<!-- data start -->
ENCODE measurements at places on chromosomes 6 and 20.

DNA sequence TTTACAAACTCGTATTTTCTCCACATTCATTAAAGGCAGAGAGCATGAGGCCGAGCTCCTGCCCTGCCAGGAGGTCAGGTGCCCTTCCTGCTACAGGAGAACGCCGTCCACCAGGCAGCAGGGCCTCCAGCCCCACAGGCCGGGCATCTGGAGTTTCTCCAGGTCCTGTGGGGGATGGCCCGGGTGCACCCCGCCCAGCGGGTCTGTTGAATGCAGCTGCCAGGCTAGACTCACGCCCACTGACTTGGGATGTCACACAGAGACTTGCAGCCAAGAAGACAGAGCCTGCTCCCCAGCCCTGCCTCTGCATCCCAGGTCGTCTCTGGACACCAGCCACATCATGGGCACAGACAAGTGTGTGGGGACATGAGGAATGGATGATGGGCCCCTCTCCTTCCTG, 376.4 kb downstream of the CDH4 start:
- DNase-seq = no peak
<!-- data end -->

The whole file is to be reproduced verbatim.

ENCODE measurements at places on chromosomes 6 and 20.

DNA sequence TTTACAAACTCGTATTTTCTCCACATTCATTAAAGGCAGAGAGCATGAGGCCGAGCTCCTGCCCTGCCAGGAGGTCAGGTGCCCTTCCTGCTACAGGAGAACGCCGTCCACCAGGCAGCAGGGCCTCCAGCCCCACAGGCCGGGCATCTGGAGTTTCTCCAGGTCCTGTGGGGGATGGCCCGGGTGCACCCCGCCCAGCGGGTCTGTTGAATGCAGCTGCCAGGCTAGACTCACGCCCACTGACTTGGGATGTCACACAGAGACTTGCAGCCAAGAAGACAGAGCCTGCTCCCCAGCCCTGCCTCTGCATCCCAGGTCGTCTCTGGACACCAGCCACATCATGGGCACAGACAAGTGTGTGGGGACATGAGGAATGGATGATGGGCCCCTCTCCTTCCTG, 376.4 kb downstream of the CDH4 start:
- DNase-seq = no peak